La Perouse sailed from Brest on August 1, 1785, on his great voyage. He sailed down the east coast of America, round the dreaded Cape Horn; and then crossing the Pacific he explored the north-eastcrn coast of Asia, where he left his name forever on the map. In the month of May, 1787, he reached Kamschatka, having travelled round the world.
Visit to Botany Bay
While there he completed his journal and sent one of his officers home with it. The messenger was J. B. de Lesseps, the only member of the expedition who ever returned to Europe, and he discharged his trust. This book, with the exception of one short letter, was in effect, his last will and testament, for nothing else from his hand reached the world.
While at Kamschatka, Perouse received letters from France, advising him that an English expedition had sailed to Botany Bay, and that it would be advisable to visit the new settlement. Having refitted his ships Perouse sailed for the Southern Pacific. On the way he called at the Samoan Islands. At Tutuila the first disaster overtook him. Of his two ships one, the “Astrolabe,” was commanded by Captain de Langle, who, going ashore met a fate similar to Captain Cook. He was attacked by natives and killed; 11 of the crew shared his fate, and 20 others were wounded.
Perouse now determined to sail for Botany Bay, to get wood and water, and to put together two new long boats to replace those destroyed at Tutuila. On January 26, 1788, two and a half years after his departure from France, he sailed into Botany Bay just as the first fleet was leaving for Port Jackson. His entry completed one of the strangest pictures in the history of the British Empire.
La Perouse was given the most friendly reception, and during his stay his relations with the British were unexceptionally cordial. On March 10 the “Boussole” and “Astrolabe” sailed away to look for the Promised Land. He parted on the best terms with the colonists, and English voices were the last to cheer him on his way to his mysterious fate. What happened after he left will never be known. The one thing certain is that the brave explorer was never heard of again.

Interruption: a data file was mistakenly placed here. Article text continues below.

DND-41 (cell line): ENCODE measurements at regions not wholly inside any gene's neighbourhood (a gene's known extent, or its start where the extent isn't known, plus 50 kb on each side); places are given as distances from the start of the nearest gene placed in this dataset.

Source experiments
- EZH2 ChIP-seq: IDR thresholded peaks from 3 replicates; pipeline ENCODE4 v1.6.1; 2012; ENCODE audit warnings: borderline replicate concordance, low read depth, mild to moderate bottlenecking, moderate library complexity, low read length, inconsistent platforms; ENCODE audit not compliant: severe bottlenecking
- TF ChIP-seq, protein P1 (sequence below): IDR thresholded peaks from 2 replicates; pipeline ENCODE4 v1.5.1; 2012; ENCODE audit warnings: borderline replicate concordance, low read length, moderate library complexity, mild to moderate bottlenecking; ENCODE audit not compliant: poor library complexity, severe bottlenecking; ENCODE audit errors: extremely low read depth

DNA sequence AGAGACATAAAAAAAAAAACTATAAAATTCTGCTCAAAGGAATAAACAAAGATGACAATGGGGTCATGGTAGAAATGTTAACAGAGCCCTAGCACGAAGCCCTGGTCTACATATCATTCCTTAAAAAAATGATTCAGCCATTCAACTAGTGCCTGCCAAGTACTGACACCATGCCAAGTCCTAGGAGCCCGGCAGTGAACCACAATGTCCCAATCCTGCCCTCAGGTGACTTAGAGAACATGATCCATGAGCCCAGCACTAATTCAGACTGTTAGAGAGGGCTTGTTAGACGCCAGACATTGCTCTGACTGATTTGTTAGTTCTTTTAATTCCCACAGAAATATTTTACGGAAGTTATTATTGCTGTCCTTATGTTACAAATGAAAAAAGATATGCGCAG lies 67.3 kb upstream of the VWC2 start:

A search party sent from France in 1791 failed to solve the mystery. Then an English captain named Peter Dillan heard a story of two wrecked ships in the New Hebrides, the islands Captain Cook had discovered. He was sent to make a special investigation, and at last in 1826 the truth was known. The captain found the wreckage of two ships. The “Boussole” and “Astrolabe.” What had happened to the captains and crew no one could say. An old silver sword hilt was obtained from Vanikoro, in the New Hebrides, and is now exhibited in the Marine Museum at the Louvre in Paris.
In Australia his memory has been kept green by the maintenance of a monument erected by Bougainville in 1825-26 on the site of the French camp. On July 14, 1917, the New South Wales Government announced that the site had been given to the French nation in perpetuity.
The Sunday Mail (Brisbane, Qld.), 22 July1934
[Editor: Corrected “sight of” to “site of”]